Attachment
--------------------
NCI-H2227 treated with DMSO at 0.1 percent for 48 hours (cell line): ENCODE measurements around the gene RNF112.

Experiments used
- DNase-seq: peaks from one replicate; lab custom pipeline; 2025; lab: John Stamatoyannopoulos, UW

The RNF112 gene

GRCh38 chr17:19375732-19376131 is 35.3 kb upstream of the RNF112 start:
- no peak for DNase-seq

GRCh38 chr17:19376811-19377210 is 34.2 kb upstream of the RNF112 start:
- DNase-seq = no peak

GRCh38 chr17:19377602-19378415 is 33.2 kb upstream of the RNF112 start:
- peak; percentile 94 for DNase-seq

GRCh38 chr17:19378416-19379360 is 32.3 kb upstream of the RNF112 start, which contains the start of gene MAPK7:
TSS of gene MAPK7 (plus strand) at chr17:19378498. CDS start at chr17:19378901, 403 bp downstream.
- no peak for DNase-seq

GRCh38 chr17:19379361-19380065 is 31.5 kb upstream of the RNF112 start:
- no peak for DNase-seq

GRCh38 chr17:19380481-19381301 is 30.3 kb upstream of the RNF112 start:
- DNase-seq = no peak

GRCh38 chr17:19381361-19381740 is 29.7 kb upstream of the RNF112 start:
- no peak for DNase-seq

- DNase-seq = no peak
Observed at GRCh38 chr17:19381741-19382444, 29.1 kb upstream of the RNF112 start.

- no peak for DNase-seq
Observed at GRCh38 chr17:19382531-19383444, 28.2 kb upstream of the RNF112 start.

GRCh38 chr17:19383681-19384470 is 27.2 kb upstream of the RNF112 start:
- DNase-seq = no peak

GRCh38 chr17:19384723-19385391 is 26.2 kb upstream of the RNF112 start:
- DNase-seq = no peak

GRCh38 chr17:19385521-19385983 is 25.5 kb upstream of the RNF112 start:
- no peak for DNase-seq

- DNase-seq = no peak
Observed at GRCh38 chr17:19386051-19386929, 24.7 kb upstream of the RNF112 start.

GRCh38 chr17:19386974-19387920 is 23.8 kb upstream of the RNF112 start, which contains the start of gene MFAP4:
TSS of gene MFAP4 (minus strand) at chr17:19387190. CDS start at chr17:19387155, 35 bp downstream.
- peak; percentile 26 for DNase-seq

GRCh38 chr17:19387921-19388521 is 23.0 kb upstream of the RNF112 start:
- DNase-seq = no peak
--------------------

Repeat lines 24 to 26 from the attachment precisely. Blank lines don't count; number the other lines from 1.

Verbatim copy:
GRCh38 chr17:19383681-19384470 is 27.2 kb upstream of the RNF112 start:
- DNase-seq = no peak

GRCh38 chr17:19384723-19385391 is 26.2 kb upstream of the RNF112 start: